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Invasive Burms in FL!

Discussion in 'Herp Awareness' started by Microscope Jockey, Oct 23, 2004.

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  1. Microscope Jockey

    Microscope Jockey Elite Member

  2. Bitis Gabonica

    Bitis Gabonica Elite Member

    Thanks for sharing the article Heather. I'm still trying to decide if people are just stupid or if they are actually mean and quite knowledgable about the thread they are placing on the reptile they release in to the wild, and the natural wild life where the animal is released.

    Not too long ago a person in south England reportedly let a load of baby corn snakes go in to the wild, as he didn't want to look after them all,. very probably most died (although snakes and reptiles are much hardier than we think!), but reports have said that soon the change in climates will mean that corn snakes could easily live and thrive in our wildlife, which could spell disaster for our wildlife and nature in the same way that the cane toad has spelled disaster for Aus, or the burm is causing problems in this article.

    Thanks for spreading awareness. You might just have an impact on one more of those stupid people.
     
  3. Todd

    Todd Elite Member

    Great comments, Rachel. Looks like heather beat me to this one! I just was getting ready to post this article here at HC. :) Thanks for sharing.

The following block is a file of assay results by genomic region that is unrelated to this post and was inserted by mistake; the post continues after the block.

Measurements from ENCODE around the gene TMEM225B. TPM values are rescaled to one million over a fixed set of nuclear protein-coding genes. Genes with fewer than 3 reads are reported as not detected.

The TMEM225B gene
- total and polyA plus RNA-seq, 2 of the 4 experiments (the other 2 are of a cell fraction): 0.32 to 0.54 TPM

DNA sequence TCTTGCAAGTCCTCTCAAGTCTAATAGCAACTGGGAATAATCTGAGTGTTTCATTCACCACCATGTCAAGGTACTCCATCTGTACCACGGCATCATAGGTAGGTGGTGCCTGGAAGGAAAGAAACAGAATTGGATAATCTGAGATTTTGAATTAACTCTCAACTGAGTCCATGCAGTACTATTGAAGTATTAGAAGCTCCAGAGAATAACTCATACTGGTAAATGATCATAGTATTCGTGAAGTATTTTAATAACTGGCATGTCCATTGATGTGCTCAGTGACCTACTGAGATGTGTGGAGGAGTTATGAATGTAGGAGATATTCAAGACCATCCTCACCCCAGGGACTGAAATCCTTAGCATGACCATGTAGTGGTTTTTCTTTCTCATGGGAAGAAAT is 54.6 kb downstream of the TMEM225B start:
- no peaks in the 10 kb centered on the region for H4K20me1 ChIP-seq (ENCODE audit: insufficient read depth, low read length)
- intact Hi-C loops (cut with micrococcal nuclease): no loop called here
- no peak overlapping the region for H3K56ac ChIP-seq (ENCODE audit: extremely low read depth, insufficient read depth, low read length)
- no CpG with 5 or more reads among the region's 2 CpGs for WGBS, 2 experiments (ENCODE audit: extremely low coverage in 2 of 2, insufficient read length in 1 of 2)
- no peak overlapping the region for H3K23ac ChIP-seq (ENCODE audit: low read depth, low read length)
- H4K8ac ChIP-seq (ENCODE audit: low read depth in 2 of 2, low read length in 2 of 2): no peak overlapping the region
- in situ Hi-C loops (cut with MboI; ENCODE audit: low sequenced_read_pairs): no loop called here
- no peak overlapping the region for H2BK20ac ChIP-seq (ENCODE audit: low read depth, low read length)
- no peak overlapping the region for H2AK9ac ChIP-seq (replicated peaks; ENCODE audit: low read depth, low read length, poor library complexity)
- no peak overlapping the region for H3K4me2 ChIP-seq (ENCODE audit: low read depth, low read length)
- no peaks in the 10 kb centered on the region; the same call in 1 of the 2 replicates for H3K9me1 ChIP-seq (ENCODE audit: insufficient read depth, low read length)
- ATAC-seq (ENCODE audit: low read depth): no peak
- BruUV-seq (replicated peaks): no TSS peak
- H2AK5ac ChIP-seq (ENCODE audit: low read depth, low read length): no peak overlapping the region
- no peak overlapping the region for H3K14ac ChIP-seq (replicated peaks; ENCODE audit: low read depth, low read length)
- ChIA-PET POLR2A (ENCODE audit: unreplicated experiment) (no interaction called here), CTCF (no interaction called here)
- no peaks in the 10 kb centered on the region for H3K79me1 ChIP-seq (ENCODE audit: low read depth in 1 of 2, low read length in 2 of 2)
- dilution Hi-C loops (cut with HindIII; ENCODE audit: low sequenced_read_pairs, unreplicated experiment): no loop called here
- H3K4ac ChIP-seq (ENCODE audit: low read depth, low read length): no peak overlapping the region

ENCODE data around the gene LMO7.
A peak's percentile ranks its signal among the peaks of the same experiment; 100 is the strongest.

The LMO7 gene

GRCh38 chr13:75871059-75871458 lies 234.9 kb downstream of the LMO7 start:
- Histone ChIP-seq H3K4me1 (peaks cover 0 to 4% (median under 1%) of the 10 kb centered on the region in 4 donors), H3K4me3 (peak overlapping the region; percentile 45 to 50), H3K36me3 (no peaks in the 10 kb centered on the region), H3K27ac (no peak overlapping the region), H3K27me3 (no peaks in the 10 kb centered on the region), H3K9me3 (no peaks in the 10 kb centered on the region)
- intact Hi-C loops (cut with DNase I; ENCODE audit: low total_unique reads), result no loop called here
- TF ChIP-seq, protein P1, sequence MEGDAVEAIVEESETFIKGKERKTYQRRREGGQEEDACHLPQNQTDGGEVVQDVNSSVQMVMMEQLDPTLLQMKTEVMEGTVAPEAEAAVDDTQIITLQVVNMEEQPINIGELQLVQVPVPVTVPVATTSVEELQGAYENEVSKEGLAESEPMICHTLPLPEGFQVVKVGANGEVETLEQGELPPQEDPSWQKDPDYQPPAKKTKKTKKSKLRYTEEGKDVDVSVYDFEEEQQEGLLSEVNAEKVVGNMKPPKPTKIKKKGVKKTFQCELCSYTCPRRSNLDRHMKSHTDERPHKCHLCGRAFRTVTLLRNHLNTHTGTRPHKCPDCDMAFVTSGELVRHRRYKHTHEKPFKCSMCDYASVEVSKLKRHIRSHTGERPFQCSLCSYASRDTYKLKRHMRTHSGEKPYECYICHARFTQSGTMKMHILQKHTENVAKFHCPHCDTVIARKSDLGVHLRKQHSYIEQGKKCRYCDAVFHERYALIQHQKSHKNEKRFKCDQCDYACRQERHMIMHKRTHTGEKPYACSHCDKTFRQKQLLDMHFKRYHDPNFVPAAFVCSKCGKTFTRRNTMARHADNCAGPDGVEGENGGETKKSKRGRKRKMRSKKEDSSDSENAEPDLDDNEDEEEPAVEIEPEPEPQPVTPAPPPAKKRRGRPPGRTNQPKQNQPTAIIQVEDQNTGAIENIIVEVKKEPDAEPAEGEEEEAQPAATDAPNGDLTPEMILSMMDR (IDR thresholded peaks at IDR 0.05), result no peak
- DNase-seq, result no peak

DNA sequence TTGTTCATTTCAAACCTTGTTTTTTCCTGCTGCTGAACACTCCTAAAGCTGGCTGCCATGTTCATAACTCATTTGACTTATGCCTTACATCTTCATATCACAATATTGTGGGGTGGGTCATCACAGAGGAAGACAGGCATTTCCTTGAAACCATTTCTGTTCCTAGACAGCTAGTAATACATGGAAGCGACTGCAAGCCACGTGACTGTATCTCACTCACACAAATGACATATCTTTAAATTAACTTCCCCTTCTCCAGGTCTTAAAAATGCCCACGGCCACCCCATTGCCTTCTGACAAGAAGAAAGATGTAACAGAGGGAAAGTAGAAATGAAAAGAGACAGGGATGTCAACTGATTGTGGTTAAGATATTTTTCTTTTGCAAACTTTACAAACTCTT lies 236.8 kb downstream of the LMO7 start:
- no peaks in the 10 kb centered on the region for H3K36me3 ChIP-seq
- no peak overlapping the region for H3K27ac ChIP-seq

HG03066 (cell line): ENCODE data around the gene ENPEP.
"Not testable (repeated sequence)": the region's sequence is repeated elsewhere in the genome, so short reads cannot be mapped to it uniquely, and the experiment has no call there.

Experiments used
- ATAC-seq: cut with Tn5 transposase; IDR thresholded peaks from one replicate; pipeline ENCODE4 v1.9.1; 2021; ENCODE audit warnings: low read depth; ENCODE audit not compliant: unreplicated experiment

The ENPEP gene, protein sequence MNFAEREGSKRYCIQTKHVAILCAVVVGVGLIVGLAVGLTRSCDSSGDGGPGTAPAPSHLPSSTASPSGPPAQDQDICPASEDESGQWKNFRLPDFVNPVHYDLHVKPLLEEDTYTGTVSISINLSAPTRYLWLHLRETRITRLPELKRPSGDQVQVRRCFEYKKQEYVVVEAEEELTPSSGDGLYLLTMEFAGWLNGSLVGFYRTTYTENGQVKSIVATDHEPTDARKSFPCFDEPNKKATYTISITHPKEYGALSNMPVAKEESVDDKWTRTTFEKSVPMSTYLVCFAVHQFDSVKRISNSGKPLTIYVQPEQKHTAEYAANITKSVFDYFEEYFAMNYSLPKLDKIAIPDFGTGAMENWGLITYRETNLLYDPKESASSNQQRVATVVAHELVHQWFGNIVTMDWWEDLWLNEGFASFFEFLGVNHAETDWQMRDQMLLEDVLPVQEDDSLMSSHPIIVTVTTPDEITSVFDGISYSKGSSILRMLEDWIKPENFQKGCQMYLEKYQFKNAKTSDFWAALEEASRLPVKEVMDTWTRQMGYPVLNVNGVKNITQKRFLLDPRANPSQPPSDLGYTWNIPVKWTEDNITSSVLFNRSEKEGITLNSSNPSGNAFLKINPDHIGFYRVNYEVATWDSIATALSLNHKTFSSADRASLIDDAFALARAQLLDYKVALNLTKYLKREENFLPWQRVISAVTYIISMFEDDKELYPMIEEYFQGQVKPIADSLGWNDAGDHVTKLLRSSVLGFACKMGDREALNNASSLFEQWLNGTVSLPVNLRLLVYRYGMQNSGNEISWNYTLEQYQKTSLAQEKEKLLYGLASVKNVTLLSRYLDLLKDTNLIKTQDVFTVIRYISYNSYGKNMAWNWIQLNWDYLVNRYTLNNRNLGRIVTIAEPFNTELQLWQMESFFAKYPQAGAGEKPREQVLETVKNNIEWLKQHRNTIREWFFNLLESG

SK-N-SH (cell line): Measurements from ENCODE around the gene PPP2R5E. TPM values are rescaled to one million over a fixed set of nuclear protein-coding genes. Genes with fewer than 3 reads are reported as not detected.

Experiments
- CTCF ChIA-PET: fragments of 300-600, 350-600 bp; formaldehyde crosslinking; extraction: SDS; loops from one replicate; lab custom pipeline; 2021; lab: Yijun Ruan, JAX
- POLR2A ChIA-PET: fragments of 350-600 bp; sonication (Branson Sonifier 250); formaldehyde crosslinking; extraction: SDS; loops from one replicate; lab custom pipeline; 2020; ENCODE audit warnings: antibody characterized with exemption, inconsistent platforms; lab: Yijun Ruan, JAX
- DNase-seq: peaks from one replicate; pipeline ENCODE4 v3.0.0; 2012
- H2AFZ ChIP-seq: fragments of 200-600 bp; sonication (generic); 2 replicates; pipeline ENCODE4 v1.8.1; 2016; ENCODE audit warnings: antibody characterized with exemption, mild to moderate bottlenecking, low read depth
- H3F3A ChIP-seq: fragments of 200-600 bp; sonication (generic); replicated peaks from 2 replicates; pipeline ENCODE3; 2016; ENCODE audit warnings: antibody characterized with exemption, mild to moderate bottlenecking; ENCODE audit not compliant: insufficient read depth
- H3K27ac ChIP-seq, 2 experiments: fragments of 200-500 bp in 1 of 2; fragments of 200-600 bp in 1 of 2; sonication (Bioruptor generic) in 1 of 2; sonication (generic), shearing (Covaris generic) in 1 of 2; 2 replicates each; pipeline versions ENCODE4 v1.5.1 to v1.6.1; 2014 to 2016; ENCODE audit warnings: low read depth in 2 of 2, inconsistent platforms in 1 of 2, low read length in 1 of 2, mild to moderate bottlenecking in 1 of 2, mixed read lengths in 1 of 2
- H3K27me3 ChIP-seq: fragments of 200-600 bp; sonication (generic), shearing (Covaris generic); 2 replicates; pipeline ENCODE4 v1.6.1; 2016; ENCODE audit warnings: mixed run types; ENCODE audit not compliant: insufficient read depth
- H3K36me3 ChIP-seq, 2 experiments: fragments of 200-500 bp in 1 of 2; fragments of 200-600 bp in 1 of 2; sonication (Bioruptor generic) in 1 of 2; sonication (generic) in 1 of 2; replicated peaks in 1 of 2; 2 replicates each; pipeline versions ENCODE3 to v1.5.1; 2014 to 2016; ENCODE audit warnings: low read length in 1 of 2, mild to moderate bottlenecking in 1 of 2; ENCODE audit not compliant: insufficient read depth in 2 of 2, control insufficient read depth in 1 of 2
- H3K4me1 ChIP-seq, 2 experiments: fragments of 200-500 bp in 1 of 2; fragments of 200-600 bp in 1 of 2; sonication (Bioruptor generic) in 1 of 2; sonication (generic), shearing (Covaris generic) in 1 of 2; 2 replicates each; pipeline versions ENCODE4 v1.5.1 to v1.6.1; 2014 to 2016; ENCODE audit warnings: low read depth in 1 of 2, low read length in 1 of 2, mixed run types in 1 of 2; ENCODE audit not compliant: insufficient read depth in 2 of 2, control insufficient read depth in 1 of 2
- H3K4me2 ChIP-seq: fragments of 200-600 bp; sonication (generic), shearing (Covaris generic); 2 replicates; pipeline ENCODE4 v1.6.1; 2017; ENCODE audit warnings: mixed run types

I want to point out to all Burm owners and prospective owners that this Florida problem of burms overrunning the ecosystem has been caused predominantly by the illegal releasing of pet burmese pythons into the wild. IT IS ILLEGAL TO RELEASE A NON-INDIGINOUS SNAKE INTO THE WILD.

    There are SOOO many Burmese python owners that I have encountered. Many of them are very well intentioned and serious about herping. However, it is almost inevitable that many of these owners are going to become statistics for either attacks, or for having to give up the snake bc of it's size and care needs.

    If you're considering buying a large snake, PLEASE do your research first, and/or talk with your local mod team to truly gain perspective over the magnitude of this type of undertaking. Even the most responsible of herpers will need a reminder that burms are 200+ lbs. and live for over 20 years.
     
  4. venus

    venus Founding Member

    I think they are just heartless and no feelings at all for the animal they are letting go. Dont they know there are other options, other than releasing to the wild. I mean there are rescue organizations etc. People just dont think.

    Like Todd said, do the research before buying, it may save a herp in the long run.
     
  5. Merlin

    Merlin Administrator Staff Member Premium Member

    Thats part of the problem. There are so many people that have thoughtlessly aquired animals of this nature and are now trying to rid of themselves of the responsibility of caring for an animal that is literally eating them out of house and home and possibly has become dangerous, that there aren't always any options. The available systems are overtaxed. The rescues have more than they can deal with, the zoos don't want them, few pet stores are able to take them, and the shelters have no choice but to euthanize them. I get so crazy when I overhear someone contemplating purchasing a large snake, iguana or whatever with the attitude that when it gets big I will just sell it and make a lot of money!
    Doesn't happen that way!
     
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